Paris, France is getting the royal treatment as the Duke and Duchess of Cambridge, William and Kate, make their first visit as a couple to the City of Lights.

The two-day visit is significant for the royal couple in more ways than one. It is Prince William’s first official visit to Paris in more than 20 years.

The royal couple arrived in Paris Friday afternoon and travelled to the presidential palace to meet with French President Francois Hollande.

According to French President Hollande, they spoke about many things, including military operations in Syria against the Islamic State.

In a written statement, the British Embassy said that the meeting "continues the longstanding relationship between the Presidents of the French Republic and the royal family.”

“This partnership will continue despite Britain’s recent decision to leave the European Union,” said Prince William during a speech at the British Embassy. “The depth of our friendship and the breadth of our co-operation will not change.”

In the evening, the couple will play host to a number of prominent French politicians, athletes and actors at the British Embassy in Paris.

On Saturday, the royals are scheduled to meet with victims and first responders from the 2015 terror attacks in Paris.

The royal couple also plans to attend a rugby match featuring France and Wales.

The visit is happening days before British Prime Minister Theresa May is set to trigger Article 50, allowing Britain to begin the process of, essentially, divorcing from the European Union.

While Brexit is not expected to be an official topic of discussion, the French media is characterizing the visit as a charm offensive of sorts, in the hopes the glamorous royal couple will help France swallow the bitter Brexit pill.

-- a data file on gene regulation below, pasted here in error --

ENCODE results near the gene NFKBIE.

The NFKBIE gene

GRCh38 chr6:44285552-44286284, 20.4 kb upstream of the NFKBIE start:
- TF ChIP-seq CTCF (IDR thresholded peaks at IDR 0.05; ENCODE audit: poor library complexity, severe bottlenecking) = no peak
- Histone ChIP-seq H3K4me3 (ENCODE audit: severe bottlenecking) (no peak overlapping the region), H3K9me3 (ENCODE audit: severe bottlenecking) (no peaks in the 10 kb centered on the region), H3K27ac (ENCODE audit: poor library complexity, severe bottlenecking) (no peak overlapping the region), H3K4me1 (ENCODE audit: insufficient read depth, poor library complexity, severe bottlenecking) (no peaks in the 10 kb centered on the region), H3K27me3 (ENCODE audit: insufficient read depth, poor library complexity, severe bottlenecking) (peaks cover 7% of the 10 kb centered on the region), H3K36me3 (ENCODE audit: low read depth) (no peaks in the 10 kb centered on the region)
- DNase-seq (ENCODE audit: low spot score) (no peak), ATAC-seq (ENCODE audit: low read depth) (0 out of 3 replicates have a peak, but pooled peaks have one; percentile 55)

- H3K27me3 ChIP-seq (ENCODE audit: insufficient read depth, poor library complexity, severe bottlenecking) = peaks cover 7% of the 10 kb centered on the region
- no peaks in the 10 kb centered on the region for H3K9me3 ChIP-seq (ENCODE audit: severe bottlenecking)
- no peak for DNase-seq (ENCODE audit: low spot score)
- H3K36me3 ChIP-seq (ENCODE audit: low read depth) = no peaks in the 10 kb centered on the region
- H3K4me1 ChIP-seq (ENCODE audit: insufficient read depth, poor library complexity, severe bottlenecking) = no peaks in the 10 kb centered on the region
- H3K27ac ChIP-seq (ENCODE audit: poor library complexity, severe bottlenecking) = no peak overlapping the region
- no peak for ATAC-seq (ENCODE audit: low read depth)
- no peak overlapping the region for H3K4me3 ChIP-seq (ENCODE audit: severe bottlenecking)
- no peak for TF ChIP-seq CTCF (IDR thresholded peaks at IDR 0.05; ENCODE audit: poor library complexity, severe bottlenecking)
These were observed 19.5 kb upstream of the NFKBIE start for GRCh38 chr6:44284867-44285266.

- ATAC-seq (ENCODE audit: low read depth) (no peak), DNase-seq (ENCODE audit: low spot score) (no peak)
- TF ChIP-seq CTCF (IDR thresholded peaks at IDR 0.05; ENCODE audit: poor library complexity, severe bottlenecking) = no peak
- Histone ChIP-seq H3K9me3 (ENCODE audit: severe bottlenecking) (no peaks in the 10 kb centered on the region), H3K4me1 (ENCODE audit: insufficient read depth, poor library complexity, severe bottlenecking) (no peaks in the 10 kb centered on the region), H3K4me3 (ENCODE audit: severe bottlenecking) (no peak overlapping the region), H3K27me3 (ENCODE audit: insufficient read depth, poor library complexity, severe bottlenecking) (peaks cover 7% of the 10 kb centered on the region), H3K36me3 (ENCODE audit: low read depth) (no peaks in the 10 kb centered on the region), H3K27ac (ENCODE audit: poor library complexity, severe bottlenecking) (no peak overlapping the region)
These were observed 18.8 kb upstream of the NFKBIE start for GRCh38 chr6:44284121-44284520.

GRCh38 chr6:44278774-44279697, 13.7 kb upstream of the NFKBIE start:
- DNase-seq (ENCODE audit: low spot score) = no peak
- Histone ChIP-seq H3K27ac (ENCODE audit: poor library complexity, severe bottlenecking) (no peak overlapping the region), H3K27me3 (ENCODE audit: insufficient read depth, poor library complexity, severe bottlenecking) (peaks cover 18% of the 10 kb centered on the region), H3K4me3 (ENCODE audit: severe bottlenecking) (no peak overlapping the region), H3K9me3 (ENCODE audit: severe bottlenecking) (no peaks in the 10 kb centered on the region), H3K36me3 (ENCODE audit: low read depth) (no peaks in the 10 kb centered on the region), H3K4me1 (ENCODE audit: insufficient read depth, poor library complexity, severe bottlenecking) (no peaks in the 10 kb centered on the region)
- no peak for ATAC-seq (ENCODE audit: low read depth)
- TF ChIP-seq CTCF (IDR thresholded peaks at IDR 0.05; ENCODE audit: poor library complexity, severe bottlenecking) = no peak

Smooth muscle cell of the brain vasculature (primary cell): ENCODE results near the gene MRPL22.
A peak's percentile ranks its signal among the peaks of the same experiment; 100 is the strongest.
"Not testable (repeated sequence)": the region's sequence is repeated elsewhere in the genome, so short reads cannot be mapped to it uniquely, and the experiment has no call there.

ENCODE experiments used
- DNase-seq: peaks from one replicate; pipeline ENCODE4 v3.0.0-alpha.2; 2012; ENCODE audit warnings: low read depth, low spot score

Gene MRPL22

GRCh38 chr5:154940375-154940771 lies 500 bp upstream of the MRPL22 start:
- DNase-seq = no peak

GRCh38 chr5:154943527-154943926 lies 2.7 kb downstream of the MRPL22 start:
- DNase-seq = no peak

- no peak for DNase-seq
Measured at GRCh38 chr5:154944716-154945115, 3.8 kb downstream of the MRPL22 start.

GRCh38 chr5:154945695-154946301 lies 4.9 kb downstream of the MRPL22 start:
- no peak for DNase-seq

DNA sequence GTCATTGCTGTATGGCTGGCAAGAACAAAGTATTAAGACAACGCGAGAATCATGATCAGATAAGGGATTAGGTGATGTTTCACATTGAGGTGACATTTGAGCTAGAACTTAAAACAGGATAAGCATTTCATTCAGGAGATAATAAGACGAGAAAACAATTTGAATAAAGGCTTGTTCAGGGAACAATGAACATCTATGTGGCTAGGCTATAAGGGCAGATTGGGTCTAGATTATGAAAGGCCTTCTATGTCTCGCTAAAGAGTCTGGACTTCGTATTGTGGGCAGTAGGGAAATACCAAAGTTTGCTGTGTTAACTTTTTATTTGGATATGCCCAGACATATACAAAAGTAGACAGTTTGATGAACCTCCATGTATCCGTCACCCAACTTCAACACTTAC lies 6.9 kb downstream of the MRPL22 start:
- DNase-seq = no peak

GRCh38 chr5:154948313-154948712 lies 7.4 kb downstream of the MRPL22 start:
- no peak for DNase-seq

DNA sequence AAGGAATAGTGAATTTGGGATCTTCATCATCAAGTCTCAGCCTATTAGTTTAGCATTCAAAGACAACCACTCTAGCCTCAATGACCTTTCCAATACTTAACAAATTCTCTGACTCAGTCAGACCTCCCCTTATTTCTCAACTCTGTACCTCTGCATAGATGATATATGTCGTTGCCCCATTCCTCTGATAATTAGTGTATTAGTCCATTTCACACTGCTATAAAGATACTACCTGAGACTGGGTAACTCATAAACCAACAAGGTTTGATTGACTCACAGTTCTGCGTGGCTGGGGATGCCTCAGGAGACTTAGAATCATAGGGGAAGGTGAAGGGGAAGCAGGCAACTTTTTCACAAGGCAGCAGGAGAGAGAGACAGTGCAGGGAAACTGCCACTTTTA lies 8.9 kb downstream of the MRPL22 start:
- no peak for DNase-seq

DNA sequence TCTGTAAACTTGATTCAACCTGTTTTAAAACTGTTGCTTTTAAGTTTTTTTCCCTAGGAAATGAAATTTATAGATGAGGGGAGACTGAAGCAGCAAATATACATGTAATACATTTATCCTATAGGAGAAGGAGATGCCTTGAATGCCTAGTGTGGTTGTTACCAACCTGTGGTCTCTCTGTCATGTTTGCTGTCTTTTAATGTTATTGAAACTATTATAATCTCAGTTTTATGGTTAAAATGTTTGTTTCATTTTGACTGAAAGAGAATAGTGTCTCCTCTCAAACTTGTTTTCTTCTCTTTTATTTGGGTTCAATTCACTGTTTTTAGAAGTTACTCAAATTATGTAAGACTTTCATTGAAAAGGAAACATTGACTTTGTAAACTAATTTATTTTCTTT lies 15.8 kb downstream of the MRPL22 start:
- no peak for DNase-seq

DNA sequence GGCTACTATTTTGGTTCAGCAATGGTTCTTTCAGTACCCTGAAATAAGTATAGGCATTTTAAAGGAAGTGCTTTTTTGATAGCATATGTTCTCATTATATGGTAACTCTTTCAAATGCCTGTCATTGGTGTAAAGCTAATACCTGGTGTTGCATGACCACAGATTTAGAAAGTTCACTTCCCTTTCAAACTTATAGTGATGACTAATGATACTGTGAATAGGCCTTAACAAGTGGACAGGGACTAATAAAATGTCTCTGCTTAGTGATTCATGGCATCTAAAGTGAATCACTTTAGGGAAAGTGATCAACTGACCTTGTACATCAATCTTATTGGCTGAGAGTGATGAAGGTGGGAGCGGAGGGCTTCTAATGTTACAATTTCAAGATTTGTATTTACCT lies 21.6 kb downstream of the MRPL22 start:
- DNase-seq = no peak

Royal commentator Richard Berthelsen told CTV News Channel that the Paris visit is the first of what will be a series of outreach-type tours in the run-up to Brexit.

“We’re going to see senior members of the Royal Family, the Duke and Duchess and the Prince of Wales, visiting European capitals throughout the next few months to kind of reassure governments in the way that they can, but also to raise the profile of Britain,” Berthelsen said.

The Paris visit also comes just months before the 20th anniversary of William’s mother Diana’s death. Diana died in a car crash in a Paris tunnel in August, 1997.

Near the tunnel under the Alma bridge, where the crash took place, tourists paid tribute to Diana by leaving flowers and photos.

However, there are no official public commemorations planned while William and Kate are in Paris.

Berthelsen said the fact that William is there so close to the anniversary of his mother’s death is “coincidental.” Berthelsen added that he would be surprised if there were any public mention of Diana’s death during this visit.

“Both William and (Prince) Harry certainly have been speaking about their feelings about the death of their mother in recent times and they’ve also said maybe they should have spoken more about it earlier, but I would be very surprised if that’s the case (here),” Berthelsen said.

“I don’t think they want to further any more of the connection with Paris, they’re more interested in continuing her legacy in the United Kingdom.”